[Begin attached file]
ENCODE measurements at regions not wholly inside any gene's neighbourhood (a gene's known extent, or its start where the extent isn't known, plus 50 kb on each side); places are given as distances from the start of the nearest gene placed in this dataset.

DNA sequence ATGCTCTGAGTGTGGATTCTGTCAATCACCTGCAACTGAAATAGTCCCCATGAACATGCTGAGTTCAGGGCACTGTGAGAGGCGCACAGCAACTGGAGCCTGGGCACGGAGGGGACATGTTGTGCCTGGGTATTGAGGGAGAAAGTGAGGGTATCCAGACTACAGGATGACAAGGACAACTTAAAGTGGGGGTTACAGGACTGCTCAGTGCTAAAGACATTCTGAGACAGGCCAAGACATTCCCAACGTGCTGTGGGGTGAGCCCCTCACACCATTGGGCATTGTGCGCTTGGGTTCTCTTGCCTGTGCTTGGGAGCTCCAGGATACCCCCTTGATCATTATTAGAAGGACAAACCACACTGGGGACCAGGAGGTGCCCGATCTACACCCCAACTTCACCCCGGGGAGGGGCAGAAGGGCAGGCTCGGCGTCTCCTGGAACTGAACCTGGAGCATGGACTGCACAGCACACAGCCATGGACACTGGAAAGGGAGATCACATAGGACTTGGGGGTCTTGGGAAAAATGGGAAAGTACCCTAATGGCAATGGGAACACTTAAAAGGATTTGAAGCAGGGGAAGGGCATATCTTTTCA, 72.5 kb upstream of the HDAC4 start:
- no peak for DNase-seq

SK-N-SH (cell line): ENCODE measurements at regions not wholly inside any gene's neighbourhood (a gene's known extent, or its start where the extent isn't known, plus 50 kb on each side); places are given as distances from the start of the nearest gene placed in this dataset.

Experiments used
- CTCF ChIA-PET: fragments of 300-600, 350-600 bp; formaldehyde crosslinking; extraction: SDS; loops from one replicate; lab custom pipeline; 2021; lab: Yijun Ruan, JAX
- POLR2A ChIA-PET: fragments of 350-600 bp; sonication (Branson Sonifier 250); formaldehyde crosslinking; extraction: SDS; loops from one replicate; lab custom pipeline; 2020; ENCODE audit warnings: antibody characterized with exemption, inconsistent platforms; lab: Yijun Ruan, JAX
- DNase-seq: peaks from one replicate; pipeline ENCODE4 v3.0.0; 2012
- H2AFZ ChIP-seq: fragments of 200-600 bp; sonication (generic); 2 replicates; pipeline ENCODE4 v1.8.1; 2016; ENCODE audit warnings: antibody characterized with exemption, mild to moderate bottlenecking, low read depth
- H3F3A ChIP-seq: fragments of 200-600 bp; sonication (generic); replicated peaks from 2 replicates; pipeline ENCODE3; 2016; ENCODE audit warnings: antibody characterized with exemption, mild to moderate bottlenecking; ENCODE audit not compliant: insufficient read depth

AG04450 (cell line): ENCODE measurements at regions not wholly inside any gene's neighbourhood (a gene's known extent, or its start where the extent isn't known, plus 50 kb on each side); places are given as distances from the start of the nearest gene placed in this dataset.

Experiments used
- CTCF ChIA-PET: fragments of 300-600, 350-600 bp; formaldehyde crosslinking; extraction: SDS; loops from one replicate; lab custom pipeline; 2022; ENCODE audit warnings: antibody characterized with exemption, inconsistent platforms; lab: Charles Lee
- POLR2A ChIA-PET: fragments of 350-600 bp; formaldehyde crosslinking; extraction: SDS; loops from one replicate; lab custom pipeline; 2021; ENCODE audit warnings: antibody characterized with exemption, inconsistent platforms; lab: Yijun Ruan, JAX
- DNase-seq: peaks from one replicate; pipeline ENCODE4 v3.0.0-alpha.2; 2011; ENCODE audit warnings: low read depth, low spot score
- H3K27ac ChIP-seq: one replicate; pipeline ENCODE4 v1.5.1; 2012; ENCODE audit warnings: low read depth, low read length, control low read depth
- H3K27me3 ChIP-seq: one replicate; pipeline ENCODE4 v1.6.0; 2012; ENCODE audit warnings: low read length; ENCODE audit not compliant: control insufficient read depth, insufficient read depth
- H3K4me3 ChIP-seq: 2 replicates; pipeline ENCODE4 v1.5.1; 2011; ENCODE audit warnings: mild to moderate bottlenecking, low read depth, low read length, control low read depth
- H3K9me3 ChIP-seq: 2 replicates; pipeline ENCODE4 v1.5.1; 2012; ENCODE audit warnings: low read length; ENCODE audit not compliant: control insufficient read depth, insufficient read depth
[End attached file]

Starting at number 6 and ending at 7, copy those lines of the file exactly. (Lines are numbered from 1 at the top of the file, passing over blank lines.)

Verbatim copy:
- CTCF ChIA-PET: fragments of 300-600, 350-600 bp; formaldehyde crosslinking; extraction: SDS; loops from one replicate; lab custom pipeline; 2021; lab: Yijun Ruan, JAX
- POLR2A ChIA-PET: fragments of 350-600 bp; sonication (Branson Sonifier 250); formaldehyde crosslinking; extraction: SDS; loops from one replicate; lab custom pipeline; 2020; ENCODE audit warnings: antibody characterized with exemption, inconsistent platforms; lab: Yijun Ruan, JAX